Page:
Amarillo knows about his cattle and cowboys is a city in the Texas skyline, and is a city worth spending some time with. The city offers great restaurants, museums, and state parks are located nearby. The world-renowned Big Texan Steak Ranch Ranch, built in 1960 along Route 66, soon became famous nationwide, the sign of the long-legged cowboy has become a national landmark. Another landmark just west of Amarillo on the right along Route 66 to Interstate 40 is the Cadillac Ranch. Ten caddies were buried in the nose deep into the dirt lined from West to East. Cars have been in the ground as art for longer than they were on the highway. Seven days a week, rain or shine, people move along the cow pasture to make their mark on the cars.
What better place than Amarillo to have a Hall of Fame for a fourth horse. Here one can read the signs on the wall of the glory of the people and horses that shaped America. In addition, one can learn about the different types of horses in many other countries, as well as the proper breeding, feeding and care of the American Quarter Horse. Touring this facility is very rewarding and educational. The RV Museum shows the technological changes that have taken place over the years in the camping industry. You can also see displays of vintage motorcycles, bikes, gas station layouts and vending machines for 1950. Everything that the Jack Sisemores Traveland RV Museum has on display has been restored to its original state, quite incredible. While you're here, check out some of today's smallest five-wheeled travel trailers on the market today, as well as all classes of mobile campers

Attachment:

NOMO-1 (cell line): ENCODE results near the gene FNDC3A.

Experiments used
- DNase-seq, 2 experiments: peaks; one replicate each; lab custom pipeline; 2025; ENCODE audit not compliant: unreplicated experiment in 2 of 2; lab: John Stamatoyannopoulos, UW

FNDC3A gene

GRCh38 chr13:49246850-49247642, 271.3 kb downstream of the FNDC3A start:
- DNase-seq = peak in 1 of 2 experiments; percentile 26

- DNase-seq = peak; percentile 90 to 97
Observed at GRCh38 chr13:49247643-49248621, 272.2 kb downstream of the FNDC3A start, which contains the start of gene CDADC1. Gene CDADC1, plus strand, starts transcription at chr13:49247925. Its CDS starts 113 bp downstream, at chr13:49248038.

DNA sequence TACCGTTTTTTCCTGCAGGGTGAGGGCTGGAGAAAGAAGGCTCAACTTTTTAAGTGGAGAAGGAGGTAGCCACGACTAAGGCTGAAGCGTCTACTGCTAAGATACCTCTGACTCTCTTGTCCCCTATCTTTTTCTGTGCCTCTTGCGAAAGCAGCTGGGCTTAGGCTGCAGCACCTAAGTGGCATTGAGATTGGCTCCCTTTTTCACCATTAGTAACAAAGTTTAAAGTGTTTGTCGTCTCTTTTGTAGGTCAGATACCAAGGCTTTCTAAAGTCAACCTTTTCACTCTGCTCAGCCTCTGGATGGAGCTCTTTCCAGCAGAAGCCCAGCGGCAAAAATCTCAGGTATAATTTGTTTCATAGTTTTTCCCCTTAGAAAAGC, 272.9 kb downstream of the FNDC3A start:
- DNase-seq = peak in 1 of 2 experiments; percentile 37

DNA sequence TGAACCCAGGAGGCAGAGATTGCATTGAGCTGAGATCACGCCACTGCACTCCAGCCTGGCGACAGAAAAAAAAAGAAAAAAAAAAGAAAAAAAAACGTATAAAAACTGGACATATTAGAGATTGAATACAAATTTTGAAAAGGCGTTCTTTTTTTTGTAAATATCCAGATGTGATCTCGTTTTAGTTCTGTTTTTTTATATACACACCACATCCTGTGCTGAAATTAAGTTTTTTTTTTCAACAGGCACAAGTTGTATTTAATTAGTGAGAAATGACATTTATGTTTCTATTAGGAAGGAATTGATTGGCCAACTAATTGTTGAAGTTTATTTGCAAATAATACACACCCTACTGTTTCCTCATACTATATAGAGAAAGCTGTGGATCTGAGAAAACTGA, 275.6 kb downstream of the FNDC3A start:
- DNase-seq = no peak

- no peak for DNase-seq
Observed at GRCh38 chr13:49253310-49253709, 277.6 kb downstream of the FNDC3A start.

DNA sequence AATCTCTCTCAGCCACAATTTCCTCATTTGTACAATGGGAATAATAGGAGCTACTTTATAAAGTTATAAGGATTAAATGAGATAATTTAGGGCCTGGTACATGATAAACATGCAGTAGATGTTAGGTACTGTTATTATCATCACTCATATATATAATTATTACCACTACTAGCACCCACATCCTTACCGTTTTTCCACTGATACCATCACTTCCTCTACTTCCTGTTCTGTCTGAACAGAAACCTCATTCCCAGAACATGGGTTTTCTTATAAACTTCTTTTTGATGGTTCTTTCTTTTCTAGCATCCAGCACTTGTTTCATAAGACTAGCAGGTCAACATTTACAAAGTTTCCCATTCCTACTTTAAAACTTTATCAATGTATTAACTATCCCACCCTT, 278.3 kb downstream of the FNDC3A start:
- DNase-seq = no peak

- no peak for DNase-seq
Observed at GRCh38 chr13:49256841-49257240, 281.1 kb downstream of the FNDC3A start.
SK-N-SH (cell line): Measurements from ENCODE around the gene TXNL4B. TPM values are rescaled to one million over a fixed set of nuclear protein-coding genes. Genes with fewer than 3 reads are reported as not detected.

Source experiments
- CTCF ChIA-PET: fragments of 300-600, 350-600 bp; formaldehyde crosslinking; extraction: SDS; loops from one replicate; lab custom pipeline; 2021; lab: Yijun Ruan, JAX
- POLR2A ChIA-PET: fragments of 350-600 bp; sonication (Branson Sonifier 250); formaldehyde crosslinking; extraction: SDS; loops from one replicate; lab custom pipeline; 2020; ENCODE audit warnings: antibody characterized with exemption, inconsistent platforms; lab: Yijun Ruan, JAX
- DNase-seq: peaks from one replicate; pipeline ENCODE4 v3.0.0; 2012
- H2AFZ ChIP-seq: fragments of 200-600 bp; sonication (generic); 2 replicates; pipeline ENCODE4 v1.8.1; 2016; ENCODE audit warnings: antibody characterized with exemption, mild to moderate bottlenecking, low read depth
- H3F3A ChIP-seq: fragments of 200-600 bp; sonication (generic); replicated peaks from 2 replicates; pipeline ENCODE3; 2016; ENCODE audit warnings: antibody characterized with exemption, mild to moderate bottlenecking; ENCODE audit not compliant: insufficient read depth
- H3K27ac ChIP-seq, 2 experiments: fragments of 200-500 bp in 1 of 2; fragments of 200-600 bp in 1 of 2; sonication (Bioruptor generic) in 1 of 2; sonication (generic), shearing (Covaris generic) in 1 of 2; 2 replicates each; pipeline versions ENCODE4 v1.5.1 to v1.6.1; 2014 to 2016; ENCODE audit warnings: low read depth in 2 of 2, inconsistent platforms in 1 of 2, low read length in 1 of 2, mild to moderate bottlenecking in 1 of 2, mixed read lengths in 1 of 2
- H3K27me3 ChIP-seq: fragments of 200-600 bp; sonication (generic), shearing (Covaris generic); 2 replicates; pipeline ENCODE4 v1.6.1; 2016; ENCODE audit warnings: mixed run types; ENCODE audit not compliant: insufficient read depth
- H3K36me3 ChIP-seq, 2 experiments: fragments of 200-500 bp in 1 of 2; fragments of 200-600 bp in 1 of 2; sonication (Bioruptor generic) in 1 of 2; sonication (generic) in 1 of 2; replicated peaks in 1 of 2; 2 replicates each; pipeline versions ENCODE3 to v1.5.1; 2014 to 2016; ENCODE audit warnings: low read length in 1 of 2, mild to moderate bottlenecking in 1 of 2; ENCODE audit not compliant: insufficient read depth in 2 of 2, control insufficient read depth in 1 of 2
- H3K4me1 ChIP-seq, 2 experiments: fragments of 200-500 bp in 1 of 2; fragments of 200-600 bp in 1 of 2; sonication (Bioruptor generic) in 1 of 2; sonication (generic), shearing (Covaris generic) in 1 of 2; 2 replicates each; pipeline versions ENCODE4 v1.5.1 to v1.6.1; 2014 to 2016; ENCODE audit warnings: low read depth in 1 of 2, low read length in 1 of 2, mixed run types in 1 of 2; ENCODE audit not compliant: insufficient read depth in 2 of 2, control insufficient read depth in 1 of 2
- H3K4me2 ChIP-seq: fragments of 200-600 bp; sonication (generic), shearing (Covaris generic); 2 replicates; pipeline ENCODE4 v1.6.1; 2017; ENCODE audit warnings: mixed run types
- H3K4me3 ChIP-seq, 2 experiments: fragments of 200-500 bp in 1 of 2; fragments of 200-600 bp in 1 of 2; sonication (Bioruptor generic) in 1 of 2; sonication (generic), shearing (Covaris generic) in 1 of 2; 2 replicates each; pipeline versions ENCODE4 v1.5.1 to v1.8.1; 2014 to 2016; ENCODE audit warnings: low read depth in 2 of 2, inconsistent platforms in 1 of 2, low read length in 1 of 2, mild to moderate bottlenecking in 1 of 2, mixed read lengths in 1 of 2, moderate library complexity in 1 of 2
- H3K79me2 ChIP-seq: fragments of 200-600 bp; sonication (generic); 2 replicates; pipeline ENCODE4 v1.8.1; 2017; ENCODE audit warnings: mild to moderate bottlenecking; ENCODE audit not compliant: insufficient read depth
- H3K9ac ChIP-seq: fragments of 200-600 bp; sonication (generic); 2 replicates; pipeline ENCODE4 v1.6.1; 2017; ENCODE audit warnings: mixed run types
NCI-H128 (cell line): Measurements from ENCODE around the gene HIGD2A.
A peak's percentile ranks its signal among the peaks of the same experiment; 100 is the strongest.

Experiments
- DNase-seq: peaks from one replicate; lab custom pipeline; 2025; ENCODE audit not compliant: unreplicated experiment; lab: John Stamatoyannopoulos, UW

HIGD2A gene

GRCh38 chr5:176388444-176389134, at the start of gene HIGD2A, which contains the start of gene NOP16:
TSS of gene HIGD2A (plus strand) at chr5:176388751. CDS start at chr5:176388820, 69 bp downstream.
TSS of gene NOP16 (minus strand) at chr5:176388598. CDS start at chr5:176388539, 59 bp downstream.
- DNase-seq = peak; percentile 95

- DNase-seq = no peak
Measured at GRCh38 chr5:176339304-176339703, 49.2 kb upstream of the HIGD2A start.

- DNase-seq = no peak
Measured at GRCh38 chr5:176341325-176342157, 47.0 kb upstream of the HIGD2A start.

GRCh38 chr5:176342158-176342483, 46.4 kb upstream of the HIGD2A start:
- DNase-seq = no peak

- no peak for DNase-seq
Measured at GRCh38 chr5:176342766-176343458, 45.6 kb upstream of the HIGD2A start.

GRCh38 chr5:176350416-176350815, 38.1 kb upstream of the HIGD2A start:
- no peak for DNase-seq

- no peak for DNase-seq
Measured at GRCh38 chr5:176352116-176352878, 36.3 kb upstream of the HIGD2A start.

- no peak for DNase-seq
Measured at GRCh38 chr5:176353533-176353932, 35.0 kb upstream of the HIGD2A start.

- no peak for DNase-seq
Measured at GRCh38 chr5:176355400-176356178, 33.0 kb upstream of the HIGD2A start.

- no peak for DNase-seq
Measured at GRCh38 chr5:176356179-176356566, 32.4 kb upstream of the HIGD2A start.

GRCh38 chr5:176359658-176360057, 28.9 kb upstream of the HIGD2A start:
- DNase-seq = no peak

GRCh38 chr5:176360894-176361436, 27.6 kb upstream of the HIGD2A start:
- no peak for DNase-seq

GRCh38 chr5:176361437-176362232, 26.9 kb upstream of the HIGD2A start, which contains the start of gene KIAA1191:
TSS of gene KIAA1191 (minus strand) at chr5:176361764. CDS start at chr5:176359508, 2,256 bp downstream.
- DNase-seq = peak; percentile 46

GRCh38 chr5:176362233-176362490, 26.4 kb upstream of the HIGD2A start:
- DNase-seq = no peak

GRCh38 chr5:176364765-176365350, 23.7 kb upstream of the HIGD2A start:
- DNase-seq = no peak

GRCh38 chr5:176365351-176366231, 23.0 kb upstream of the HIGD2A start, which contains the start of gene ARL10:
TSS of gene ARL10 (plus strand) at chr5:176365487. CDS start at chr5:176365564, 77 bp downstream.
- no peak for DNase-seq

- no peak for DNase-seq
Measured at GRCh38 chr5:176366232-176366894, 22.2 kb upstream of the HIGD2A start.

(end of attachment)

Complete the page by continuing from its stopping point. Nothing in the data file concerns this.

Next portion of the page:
The Palo Duro Canyon canon, just thirty miles south of Amarillo, is the second largest canyon in the country. The canyon is about 120 miles long and 20 miles wide. The deepest point is about 800 feet. The road that leads down into the canyon is about eighteen miles back. Driving down the canyon allows one to see closely the colorful and rugged beauty of the canyon walls. RV campsites are located throughout the canyon as well as tent sites. What better way to experience life in a canyon than through camping? Inside the canyon, one can explore more than thirty miles of trails, such as hiking, mountain biking, or horseback riding. The canyon is home to wildlife such as turkeys, deer, coyotes, travelers and many species of snakes and lizards. In order to truly experience what the canyon has to offer, one has to spend a week in the canyon. To experience the heart of the canyon, take the scenic Texas 207 drive from Claude to Silverton. This quiet stretch of 48 miles runs past the site where Paul Newman's Classic Hood was filmed in 1963.
If weather permits, take a trip to Liberal Kansas. During the journey, the landscape will pass from flat land to large rolling hills and back to open plains. On a liberal tour Dorothy House and the Land of Oz. Oz Land is a 5,000-square-foot animated building that features the Dortheys & # 39; a yellow brick road trip back home to Kansas. The house is a replica of Dorothy's home from the movie "The Wizard of Oz." To experience some history, head to Liberal Airport and tour the Mid-America Air Museum. Be amazed at the World War, along with planes from the Korean and Vietnam wars.